In an attempt to avoid the consequences flowing from his resignation, Pearce claims that he was constructively discharged prior to tendering his resignation. In cases involving constructive discharge, “the commonly accepted standard is whether, based upon objective criteria, the conditions created by the employer's actions are so intolerable that a reasonable person would feel compelled to resign.” Turner v. Pendennis Club, 19 S.W.3d 117, 121 (Ky.App.2000). Pearce points to the following facts to establish the intolerable conditions resulting in his constructive discharge: upon issuing the Notice of Suspension, Whitenack took possession of Pearce's badge, service revolver, police identification, and police cruiser, and “prominently displayed on [Whitenack's] office desk ․ Pearce's Badge and Police identification [,]” and further removed Pearce's personal items from the cruiser and placed them in a plastic trash bag for Pearce to retrieve. Plaintiff's Complaint, ¶¶ 16–18. Again, while this claim is precluded by Pearce's failure to exhaust his administrative remedies, we hold that, based on objective criteria, these actions do not create intolerable conditions which would compel a reasonable person to resign.

B. Invasion of Privacy

Pearce's claim for Invasion of Privacy arises from Whitenack's Notice of Verbal Counseling. Amended Complaint, Count 1. This claim stands on slightly different footing than Pearce's claims regarding his separation from employment since the incident did not result in a suspension, and no hearing was therefore required under KRS 15.520(1)(h). See Sobolewski v. Louisville Downs, Inc., 609 S.W .2d 943, 946–47 (Ky.App.1980) (stating that under Ky. Const. § 14, “[c]itizens must have a remedy with due process of law for any injury” by resort to the courts).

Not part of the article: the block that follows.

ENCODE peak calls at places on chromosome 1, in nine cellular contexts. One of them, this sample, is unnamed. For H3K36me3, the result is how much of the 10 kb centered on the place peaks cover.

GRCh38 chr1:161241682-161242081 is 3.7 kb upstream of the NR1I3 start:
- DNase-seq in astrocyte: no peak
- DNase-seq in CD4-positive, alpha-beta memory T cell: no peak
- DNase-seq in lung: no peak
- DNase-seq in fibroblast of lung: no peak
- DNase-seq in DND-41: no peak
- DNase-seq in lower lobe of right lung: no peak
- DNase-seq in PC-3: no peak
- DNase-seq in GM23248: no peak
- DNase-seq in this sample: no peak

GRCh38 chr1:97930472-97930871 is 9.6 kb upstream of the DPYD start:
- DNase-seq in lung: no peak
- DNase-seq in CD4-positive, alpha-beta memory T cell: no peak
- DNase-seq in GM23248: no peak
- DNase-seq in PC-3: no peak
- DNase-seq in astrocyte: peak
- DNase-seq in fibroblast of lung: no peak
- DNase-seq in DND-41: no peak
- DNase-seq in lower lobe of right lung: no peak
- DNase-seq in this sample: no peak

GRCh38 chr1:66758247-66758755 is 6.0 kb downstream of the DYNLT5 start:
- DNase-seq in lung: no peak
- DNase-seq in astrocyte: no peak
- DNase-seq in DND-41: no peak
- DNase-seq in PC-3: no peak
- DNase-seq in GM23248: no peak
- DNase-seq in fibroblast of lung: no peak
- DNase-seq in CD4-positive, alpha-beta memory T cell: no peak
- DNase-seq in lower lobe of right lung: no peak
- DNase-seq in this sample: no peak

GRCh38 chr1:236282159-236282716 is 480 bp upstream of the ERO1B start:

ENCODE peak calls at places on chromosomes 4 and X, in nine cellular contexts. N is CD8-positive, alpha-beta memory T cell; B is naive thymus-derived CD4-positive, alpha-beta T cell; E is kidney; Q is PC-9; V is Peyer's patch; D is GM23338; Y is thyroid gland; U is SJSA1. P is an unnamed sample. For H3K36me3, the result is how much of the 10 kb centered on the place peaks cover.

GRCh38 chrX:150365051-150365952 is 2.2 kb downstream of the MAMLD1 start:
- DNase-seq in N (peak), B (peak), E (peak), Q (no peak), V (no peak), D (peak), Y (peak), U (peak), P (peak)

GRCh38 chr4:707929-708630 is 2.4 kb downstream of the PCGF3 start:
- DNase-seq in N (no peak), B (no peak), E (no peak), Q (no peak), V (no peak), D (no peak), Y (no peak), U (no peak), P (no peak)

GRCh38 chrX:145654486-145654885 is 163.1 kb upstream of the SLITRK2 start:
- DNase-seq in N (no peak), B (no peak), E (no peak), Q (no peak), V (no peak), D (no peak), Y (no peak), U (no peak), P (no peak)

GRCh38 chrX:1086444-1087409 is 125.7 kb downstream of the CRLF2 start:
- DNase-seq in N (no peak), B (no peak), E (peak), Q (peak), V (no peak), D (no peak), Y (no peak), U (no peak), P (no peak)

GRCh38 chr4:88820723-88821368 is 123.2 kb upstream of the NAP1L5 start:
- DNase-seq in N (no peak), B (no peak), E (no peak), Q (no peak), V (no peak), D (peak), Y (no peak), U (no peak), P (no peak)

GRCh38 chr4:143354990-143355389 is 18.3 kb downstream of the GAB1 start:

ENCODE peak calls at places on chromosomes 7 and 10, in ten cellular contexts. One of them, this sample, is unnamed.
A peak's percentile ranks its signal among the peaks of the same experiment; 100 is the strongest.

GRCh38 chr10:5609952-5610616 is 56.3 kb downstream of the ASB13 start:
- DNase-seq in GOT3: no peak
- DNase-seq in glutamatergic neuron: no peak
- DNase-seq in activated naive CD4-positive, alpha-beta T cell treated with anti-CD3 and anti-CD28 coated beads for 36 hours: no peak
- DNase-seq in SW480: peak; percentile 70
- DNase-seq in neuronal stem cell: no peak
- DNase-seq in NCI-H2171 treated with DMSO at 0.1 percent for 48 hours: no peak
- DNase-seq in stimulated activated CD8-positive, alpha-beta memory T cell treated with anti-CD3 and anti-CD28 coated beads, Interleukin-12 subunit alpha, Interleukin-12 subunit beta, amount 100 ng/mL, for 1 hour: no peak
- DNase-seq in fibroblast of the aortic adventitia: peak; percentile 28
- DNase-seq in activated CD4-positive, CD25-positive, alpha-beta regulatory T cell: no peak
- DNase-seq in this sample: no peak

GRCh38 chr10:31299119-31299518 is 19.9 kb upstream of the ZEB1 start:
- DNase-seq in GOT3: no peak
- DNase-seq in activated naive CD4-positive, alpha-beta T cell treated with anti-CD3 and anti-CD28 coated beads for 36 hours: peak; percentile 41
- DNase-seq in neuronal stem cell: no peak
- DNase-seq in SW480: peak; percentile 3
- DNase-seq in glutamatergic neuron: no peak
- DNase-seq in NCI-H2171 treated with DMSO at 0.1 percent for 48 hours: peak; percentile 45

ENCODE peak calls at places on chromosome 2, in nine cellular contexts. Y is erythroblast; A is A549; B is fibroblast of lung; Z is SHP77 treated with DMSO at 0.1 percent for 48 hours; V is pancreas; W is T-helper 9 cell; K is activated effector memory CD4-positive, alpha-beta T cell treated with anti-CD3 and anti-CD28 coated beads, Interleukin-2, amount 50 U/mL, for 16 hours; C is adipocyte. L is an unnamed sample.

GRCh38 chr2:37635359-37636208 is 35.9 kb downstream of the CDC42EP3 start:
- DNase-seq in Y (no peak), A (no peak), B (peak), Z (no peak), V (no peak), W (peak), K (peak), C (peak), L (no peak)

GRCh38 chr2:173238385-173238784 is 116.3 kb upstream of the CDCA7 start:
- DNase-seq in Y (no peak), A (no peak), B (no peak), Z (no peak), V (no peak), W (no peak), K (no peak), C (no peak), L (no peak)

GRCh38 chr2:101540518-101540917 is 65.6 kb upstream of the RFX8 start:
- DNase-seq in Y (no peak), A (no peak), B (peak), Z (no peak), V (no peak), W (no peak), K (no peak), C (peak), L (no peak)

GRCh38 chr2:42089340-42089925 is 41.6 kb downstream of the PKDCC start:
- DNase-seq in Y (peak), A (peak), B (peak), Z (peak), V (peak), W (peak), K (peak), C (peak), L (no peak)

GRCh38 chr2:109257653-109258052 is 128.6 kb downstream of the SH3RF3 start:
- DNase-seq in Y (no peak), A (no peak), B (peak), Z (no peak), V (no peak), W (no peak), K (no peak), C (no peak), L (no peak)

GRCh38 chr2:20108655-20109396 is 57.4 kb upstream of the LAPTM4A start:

Pearce's allegation is that Whitenack's action was based on conduct which took place in the privacy of Pearce's own home, i.e., the posting on Pearce's Facebook page of a comment relating to a fatal car accident that Pearce had worked. Pearce argues that the trial court impermissibly interposed an element of “expectation of privacy” in the tort of Invasion of Privacy.

Pearce relies upon the holding in Rhodes v. Graham, 238 Ky. 225, 37 S.W.2d 46 (1931), as support for his argument. In Rhodes, the court noted the right of privacy includes “ ‘the right to live one's life in seclusion, without being subjected to unwarranted and undesired publicity. In short, it is the right to be let alone.’ “ 238 Ky. at 228, 37 S.W.2d at 47 (quoting Jones v. Herald Post Co., 230 Ky. 227, 18 S.W.2d 972 (1929)).5 More recently, the Kentucky Supreme Court adopted the Restatement (Second) of Torts § 652A in McCall v. Courier–Journal & Louisville Times Co., 623 S.W.2d 882, 887 (Ky.1981), In so doing, the court incorporated the Restatement's rule concerning Intrusion upon Seclusion, § 652B: “[o]ne who intentionally intrudes, physically or otherwise, upon the solitude or seclusion of another or his private affairs or concerns, is subject to liability to the other for invasion of his privacy, if the intrusion would be highly offensive to a reasonable person.” While this section was originally adopted in 1965, before the invention of the personal computer, the internet, and social networking sites, its comments are instructive: